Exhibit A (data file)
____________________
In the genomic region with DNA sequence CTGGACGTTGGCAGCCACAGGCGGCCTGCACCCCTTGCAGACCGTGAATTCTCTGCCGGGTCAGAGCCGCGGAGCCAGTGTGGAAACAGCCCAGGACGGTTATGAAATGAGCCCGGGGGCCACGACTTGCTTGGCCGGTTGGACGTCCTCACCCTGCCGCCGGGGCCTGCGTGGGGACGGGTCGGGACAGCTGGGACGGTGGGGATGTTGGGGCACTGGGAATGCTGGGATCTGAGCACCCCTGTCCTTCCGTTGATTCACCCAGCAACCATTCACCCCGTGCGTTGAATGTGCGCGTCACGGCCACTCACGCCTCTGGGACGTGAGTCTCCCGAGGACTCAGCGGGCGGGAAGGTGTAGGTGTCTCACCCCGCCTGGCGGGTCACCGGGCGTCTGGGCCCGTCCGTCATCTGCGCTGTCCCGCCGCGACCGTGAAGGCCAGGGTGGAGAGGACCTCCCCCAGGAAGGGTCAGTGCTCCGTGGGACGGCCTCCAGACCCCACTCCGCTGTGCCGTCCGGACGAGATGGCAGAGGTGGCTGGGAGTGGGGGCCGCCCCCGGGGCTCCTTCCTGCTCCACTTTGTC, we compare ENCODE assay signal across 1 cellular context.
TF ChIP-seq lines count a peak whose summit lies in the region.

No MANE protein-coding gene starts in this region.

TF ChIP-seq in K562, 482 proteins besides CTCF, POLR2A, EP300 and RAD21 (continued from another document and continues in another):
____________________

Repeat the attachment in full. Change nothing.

In the genomic region with DNA sequence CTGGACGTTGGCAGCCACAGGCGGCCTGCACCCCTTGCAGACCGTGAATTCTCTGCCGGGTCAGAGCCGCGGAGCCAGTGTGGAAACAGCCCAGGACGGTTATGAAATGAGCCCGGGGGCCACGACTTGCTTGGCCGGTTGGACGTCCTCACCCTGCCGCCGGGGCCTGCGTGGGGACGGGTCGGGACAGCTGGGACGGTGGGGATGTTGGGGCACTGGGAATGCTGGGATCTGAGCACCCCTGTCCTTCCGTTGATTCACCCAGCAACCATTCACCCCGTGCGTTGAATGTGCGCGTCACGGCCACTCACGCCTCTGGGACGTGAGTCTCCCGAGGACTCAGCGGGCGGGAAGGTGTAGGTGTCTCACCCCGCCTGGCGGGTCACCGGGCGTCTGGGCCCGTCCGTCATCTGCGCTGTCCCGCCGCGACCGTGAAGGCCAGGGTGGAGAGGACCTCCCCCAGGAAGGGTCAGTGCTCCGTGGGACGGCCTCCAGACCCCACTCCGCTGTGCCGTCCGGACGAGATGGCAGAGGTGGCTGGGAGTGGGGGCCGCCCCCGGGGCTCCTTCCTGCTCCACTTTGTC, we compare ENCODE assay signal across 1 cellular context.
TF ChIP-seq lines count a peak whose summit lies in the region.

No MANE protein-coding gene starts in this region.

TF ChIP-seq in K562, 482 proteins besides CTCF, POLR2A, EP300 and RAD21 (continued from another document and continues in another):